In the past, most product and service reviews were completed and published by “experts” in the relevant field. For example, known and esteemed fashion critics were tasked with forming opinions about the style and quality of designer clothes, and those opinions, at least on the surface, were backed by the critic’s expertise and knowledge of the fashion industry. Today, however, widespread Internet usage has led to an e-commerce market with universal ability to post feedback, thereby creating and perpetuating a platform for anyone wishing to publish his or her own reviews, no matter how limited the basis is for his or her opinions. These DIY consumer reviews are not composed in vain, though, because studies indicate that the majority of consumers read and evaluate other consumers’ reviews prior to making online purchasing decisions. Unfortunately, this has led to the manipulation of the review process, with brands, advertisers, and individuals alike engaging in the increasingly prominent practice of posting disingenuous reviews, the purpose of which may be to either encourage the purchase of a product or service, or contrarily, to discourage such a purchase. The fashion industry has begun to realize the infiltration of such sham reviews, and the relevance of this phenomenon will likely intensify as the fashion industry continues to engage in online sales.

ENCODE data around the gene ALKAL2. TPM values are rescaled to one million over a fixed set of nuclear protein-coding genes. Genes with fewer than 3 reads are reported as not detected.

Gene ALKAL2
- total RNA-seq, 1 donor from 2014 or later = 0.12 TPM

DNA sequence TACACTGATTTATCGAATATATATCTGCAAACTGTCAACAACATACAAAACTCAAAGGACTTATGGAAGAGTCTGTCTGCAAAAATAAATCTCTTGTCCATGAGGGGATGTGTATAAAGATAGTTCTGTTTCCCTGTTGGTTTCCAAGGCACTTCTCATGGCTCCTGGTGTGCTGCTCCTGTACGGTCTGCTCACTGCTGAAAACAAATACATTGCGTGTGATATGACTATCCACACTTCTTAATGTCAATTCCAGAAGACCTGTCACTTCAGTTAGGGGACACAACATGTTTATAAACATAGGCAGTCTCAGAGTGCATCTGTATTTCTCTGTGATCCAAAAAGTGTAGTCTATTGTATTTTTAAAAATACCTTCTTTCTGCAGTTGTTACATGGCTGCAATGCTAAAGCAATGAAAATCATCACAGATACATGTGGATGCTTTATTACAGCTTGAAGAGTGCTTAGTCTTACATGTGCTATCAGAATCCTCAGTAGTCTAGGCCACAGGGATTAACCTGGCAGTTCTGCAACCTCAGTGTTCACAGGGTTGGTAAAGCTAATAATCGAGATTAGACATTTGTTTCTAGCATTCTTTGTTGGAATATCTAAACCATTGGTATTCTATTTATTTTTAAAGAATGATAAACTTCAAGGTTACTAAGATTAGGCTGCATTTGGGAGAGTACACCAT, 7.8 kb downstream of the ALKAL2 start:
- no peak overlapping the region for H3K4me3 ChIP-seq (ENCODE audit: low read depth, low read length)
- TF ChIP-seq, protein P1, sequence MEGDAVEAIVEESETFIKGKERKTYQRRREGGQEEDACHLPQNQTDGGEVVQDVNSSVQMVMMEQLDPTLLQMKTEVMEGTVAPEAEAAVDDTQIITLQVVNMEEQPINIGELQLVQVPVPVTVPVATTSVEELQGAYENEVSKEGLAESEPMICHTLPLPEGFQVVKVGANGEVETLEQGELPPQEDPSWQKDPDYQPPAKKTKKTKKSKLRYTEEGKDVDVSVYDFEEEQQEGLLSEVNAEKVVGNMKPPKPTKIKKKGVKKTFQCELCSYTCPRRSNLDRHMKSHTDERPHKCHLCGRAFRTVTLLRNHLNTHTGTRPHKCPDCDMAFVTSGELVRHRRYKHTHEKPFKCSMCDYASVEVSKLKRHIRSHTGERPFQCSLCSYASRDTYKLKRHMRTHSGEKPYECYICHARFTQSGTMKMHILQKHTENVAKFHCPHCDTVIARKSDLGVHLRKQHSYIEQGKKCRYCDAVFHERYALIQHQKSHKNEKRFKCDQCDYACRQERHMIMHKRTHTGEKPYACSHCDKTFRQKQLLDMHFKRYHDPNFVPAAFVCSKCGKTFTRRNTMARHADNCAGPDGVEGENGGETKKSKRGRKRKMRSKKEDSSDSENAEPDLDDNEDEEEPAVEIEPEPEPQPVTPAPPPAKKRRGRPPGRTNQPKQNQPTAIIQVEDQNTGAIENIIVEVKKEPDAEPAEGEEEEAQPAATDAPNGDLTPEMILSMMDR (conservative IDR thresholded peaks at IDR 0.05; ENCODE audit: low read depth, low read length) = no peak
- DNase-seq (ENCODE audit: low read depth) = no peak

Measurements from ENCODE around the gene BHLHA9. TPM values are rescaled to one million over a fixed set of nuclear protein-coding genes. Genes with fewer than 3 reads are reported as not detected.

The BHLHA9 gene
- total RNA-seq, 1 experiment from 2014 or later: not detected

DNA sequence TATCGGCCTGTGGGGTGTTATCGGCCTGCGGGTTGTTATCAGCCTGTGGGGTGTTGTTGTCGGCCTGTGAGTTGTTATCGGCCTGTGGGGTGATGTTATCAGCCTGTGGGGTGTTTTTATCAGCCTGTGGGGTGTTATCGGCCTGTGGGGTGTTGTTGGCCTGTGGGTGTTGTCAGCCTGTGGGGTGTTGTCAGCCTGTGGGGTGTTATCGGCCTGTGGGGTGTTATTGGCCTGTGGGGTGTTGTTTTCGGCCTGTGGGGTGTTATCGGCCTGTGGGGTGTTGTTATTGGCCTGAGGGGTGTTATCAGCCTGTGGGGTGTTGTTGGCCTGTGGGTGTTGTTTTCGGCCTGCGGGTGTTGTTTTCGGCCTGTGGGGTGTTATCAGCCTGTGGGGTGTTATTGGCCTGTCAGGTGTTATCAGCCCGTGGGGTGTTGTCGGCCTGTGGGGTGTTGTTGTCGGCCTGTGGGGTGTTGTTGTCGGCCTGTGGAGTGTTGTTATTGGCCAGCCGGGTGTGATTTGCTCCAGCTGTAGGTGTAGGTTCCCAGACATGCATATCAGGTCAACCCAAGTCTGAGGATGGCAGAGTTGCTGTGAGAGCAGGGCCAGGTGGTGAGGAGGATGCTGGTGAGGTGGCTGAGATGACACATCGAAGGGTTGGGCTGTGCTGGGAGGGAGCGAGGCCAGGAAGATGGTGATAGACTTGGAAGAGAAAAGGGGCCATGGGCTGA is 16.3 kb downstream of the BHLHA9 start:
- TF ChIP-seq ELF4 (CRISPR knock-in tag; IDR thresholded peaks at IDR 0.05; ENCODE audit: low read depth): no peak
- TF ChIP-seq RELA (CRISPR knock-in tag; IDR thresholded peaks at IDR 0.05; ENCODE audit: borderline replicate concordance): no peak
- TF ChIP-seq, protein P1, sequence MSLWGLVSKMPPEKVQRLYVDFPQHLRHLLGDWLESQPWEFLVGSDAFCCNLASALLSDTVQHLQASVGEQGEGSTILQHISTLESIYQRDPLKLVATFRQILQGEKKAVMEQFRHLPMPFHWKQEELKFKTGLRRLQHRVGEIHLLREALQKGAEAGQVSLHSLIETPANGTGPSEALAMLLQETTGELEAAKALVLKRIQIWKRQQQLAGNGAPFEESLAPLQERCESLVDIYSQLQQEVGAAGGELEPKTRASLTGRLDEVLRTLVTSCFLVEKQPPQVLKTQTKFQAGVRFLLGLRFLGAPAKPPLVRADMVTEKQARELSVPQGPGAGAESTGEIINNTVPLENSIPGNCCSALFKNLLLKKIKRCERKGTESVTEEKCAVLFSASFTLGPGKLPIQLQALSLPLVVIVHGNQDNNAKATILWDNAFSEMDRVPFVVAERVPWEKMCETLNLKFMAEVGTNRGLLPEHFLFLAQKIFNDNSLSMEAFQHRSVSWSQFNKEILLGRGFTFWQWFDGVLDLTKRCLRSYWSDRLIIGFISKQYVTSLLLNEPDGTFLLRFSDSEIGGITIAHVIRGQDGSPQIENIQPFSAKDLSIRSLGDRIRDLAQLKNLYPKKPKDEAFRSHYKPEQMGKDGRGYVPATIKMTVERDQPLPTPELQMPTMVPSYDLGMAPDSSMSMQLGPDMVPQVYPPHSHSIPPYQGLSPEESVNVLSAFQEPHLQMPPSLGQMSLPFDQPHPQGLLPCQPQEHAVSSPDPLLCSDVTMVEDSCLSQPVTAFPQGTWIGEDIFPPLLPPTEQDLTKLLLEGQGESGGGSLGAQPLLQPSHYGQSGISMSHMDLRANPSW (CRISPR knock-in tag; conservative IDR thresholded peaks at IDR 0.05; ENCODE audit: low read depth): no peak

The posting of fake reviews has begun to generate regulatory enforcement. The New York Attorney General settled a case against 19 companies engaged in the practice of submitting fake reviews to consumer-review websites, including Yelp, Google Local, and CitySearch. Naming this practice “astroturfing,” the Attorney General opined that this practice of posting fake reviews of products and services is the 21st century’s version of false advertising, and cautioned merchants against using this practice.
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